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2 Times When Saving for Retirement Is Actually Harmful

By Katie Brockman - Nov 13, 2019 at 8:30AM

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Sometimes saving for retirement isn't the best financial move.

Saving for retirement is often touted as the most important financial goal to strive toward. And in truth, it is crucial to be preparing financially for your golden years. You may not be able to rely too much on your Social Security benefits in retirement, so if you don't have enough savings to live on, it might be a struggle just to make ends meet.

That said, it's not always beneficial to put all your extra cash toward your retirement fund. In fact, there are two scenarios where saving for retirement might actually do more harm than good.

A woman sits at a table and puts a large bill in a piggy bank

Image Source: Getty Images

Scenario 1: You don't have an emergency fund

Establishing an emergency fund might seem like an afterthought when you're trying to prioritize your financial goals, but those who have one are 2.5 times more likely to feel confident about reaching their long-term goals than those who don't have any emergency savings, a report from AARP revealed.

An emergency fund is key to avoiding serious financial consequences if you're hit with an unexpected cost. If you incur a major expense that you weren't prepared for and you don't have enough savings to cover it, you'll either have to rack up credit card debt, take out a loan, or tap your retirement fund. When you borrow the money, you'll have to pay interest as well -- and depending on the interest rate and how much you borrow, you could end up paying hundreds or even thousands of dollars in interest alone by the time the debt is paid off.

Dipping into your retirement savings isn't ideal either, because if you withdraw the cash before age 59-1/2, you'll typically have to pay income taxes and a 10% penalty on the amount you take out. Even if you only borrow the money from your retirement account with the intention of repaying it, you're still undoing a lot of the hard work you've put into saving. That's because when you take money from your retirement fund -- even temporarily -- you're missing out additional compound growth. Compound interest allows your money to grow exponentially the longer it sits untouched in your retirement account, so if you borrow or withdraw some of that cash, it will affect your long-term savings.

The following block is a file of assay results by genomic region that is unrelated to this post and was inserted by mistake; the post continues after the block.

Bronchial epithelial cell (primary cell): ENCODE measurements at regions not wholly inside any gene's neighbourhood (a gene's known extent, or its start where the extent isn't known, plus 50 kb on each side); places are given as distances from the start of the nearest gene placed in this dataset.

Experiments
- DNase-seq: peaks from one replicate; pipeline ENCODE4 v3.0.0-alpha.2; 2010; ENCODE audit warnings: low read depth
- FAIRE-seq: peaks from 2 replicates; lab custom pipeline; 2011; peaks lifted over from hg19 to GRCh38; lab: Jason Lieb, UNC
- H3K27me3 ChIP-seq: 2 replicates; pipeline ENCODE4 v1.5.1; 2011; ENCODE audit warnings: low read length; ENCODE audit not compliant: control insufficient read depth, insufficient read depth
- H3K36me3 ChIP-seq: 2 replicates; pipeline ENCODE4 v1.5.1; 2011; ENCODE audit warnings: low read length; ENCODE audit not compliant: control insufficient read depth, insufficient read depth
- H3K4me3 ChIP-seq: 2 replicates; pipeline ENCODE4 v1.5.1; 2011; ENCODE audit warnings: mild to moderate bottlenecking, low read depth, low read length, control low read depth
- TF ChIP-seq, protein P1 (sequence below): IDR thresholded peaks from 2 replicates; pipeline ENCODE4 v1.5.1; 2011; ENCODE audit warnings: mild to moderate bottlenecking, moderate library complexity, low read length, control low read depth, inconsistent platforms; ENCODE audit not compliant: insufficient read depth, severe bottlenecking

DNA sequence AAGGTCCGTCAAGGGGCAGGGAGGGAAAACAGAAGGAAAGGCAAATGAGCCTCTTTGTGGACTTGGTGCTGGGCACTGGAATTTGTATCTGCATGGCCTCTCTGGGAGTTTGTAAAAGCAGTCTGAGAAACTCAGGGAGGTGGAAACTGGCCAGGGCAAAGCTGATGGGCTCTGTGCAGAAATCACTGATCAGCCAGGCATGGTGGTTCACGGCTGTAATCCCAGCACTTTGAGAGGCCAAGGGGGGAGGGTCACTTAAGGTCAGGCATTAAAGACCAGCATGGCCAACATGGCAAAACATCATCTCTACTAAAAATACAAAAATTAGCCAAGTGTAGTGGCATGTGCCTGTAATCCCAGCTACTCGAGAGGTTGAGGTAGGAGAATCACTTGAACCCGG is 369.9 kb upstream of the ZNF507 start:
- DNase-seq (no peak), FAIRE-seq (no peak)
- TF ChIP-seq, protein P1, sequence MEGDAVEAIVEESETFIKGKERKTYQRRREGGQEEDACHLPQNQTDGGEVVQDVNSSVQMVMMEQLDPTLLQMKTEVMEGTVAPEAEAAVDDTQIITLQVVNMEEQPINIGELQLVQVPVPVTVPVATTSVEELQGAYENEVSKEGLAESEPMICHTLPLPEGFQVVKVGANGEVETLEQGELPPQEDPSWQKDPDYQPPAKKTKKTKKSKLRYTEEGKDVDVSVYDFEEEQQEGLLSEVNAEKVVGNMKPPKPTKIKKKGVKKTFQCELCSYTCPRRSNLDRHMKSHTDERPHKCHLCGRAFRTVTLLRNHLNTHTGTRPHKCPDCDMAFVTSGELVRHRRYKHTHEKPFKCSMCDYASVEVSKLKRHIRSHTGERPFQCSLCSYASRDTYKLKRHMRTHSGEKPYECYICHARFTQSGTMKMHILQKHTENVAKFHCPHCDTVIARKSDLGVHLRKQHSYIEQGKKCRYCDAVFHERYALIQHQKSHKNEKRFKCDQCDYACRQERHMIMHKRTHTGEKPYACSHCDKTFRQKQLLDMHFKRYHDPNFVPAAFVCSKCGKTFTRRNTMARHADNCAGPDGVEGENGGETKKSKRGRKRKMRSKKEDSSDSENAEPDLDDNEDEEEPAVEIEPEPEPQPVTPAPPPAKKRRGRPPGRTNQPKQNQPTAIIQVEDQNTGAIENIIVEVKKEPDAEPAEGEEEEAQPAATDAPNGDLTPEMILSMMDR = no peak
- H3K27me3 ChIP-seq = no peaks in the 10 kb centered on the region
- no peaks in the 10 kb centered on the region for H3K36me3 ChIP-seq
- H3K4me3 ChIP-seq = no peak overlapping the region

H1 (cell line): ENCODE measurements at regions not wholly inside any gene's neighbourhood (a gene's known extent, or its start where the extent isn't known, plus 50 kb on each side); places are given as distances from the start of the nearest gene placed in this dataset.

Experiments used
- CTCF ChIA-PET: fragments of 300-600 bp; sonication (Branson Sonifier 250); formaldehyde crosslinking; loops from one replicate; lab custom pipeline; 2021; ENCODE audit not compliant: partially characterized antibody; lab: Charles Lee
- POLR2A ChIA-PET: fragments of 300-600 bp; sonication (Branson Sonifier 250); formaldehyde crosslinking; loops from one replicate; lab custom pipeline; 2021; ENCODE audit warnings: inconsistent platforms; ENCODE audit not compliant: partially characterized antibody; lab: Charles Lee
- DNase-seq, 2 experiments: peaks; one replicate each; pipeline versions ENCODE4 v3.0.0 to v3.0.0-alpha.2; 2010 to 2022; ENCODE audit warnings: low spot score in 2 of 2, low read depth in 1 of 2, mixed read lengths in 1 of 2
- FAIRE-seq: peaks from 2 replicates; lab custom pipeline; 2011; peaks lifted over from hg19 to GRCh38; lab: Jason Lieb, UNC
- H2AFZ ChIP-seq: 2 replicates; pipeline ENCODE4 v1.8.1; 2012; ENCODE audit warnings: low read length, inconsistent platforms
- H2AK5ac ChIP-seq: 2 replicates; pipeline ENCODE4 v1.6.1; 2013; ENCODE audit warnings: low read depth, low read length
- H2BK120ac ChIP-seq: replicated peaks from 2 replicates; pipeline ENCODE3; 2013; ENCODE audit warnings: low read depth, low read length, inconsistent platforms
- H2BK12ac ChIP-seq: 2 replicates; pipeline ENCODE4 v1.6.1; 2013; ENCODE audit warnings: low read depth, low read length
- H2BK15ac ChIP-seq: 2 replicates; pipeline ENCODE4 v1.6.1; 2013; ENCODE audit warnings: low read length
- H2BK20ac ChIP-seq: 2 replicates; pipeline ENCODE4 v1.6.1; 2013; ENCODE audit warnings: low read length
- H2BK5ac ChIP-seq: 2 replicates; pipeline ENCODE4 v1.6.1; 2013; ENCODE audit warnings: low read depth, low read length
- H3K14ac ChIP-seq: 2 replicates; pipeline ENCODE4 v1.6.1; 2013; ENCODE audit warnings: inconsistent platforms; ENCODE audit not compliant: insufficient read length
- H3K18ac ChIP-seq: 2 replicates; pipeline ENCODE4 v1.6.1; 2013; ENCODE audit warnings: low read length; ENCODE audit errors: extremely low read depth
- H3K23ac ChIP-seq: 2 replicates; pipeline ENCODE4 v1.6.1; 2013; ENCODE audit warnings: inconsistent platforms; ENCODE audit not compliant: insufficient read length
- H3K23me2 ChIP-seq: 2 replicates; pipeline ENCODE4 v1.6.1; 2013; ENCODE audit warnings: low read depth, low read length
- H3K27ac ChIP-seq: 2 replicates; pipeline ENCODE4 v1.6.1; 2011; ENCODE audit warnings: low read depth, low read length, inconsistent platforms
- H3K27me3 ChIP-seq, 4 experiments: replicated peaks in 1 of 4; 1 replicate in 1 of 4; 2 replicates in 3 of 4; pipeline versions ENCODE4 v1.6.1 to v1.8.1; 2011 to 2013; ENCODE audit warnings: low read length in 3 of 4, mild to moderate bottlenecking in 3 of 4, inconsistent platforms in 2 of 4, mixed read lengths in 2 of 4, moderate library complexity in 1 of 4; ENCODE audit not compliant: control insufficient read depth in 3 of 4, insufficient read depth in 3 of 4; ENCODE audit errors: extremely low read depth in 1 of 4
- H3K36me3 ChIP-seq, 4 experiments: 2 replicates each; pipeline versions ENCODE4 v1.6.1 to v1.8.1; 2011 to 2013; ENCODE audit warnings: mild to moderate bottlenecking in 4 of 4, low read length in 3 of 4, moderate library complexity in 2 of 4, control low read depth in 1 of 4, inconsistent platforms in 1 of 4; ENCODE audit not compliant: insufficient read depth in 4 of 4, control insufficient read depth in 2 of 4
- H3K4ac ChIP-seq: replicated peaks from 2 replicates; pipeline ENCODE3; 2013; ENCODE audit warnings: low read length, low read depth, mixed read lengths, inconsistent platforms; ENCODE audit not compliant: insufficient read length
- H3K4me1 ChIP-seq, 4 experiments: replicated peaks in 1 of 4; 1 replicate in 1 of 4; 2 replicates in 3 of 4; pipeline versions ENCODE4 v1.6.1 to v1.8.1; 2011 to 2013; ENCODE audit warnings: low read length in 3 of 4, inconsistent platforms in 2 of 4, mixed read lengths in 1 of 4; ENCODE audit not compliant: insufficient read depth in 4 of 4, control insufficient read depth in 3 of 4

For those reasons, if you don't have any money stashed in an emergency fund, it might be wise to build up your emergency savings rather than putting all your extra cash toward retirement. Focusing all your efforts on saving for retirement may sound good in theory, but if you're hit with an unexpected expense that buries you in debt or forces you to pull your money from your retirement fund to cover it, you're going to wish you had an emergency fund.

Many experts recommend saving enough to cover at least three to six months' worth of general living expenses, while others say you only need a couple of thousand dollars socked away to protect yourself from unexpected costs. Exactly how much you should save largely depends on your personal situation. If you have decades until retirement, you might be able to afford to build a bigger emergency fund and then catch up on your retirement savings. But if you're close to retirement age and your savings are slim, it might be best to stash away a couple of thousand dollars in your emergency fund first for some protection, then supercharge your retirement savings the best you can. Either way, it's important to have some money in an emergency fund so you're not at risk of undoing the hard work you've put into saving for your future.